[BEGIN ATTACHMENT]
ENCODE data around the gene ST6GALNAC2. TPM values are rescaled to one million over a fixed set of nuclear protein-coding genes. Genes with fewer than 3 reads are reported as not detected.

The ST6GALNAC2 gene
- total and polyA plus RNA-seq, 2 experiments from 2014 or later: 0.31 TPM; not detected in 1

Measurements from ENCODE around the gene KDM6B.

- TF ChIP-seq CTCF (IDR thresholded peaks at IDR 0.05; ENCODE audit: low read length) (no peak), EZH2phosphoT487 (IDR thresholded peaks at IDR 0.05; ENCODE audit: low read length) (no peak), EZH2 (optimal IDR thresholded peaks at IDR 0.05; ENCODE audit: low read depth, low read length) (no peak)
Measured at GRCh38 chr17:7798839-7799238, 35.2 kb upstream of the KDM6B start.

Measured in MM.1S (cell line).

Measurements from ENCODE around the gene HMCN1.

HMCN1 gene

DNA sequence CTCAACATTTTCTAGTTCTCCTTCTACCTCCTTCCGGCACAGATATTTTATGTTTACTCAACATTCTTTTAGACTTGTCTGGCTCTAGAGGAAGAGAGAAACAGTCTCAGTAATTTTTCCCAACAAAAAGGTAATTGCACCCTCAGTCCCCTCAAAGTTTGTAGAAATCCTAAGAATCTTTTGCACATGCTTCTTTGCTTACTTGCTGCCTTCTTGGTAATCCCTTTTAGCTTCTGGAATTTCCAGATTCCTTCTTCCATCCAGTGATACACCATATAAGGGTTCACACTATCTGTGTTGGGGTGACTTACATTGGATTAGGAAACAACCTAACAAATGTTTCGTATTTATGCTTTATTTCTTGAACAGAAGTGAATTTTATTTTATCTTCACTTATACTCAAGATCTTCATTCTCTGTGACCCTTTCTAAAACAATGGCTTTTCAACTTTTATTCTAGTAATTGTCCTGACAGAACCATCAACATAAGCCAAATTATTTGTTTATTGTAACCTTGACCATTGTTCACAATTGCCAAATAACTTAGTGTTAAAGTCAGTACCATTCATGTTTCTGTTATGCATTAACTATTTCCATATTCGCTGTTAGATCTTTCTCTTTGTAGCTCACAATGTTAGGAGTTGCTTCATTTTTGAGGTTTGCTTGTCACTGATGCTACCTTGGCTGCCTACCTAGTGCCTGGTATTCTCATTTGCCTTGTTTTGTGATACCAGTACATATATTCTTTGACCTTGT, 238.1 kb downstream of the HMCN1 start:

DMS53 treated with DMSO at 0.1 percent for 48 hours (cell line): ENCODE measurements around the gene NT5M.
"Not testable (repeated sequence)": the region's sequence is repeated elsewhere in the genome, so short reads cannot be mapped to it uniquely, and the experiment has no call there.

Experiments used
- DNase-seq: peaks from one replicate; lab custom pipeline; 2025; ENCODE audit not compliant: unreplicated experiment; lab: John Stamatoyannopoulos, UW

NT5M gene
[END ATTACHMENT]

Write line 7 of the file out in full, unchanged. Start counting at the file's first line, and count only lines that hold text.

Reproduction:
Measured in MM.1S (cell line).